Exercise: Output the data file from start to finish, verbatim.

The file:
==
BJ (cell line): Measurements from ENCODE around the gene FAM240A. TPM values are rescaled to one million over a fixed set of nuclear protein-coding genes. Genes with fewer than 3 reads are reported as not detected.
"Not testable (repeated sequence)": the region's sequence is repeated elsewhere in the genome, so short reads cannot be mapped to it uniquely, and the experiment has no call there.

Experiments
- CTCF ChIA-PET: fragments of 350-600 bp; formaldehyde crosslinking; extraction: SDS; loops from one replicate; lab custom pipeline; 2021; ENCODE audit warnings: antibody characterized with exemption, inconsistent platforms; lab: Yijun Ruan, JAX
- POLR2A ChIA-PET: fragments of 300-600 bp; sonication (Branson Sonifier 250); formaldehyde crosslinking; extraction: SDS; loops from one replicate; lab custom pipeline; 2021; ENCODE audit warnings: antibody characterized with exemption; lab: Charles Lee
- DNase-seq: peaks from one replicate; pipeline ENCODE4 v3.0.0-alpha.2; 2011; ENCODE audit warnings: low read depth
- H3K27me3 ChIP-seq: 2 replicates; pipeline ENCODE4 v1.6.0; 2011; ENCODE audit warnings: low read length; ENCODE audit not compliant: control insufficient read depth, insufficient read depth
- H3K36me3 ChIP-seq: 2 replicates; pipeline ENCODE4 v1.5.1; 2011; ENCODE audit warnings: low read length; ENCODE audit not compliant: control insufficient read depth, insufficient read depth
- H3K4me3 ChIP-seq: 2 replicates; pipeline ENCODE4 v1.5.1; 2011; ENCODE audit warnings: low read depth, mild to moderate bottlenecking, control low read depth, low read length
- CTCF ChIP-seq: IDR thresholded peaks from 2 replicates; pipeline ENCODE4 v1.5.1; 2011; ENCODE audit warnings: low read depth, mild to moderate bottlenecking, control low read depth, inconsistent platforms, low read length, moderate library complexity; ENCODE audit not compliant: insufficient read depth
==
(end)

BJ (cell line): Measurements from ENCODE around the gene FAM240A. TPM values are rescaled to one million over a fixed set of nuclear protein-coding genes. Genes with fewer than 3 reads are reported as not detected.
"Not testable (repeated sequence)": the region's sequence is repeated elsewhere in the genome, so short reads cannot be mapped to it uniquely, and the experiment has no call there.

Experiments
- CTCF ChIA-PET: fragments of 350-600 bp; formaldehyde crosslinking; extraction: SDS; loops from one replicate; lab custom pipeline; 2021; ENCODE audit warnings: antibody characterized with exemption, inconsistent platforms; lab: Yijun Ruan, JAX
- POLR2A ChIA-PET: fragments of 300-600 bp; sonication (Branson Sonifier 250); formaldehyde crosslinking; extraction: SDS; loops from one replicate; lab custom pipeline; 2021; ENCODE audit warnings: antibody characterized with exemption; lab: Charles Lee
- DNase-seq: peaks from one replicate; pipeline ENCODE4 v3.0.0-alpha.2; 2011; ENCODE audit warnings: low read depth
- H3K27me3 ChIP-seq: 2 replicates; pipeline ENCODE4 v1.6.0; 2011; ENCODE audit warnings: low read length; ENCODE audit not compliant: control insufficient read depth, insufficient read depth
- H3K36me3 ChIP-seq: 2 replicates; pipeline ENCODE4 v1.5.1; 2011; ENCODE audit warnings: low read length; ENCODE audit not compliant: control insufficient read depth, insufficient read depth
- H3K4me3 ChIP-seq: 2 replicates; pipeline ENCODE4 v1.5.1; 2011; ENCODE audit warnings: low read depth, mild to moderate bottlenecking, control low read depth, low read length
- CTCF ChIP-seq: IDR thresholded peaks from 2 replicates; pipeline ENCODE4 v1.5.1; 2011; ENCODE audit warnings: low read depth, mild to moderate bottlenecking, control low read depth, inconsistent platforms, low read length, moderate library complexity; ENCODE audit not compliant: insufficient read depth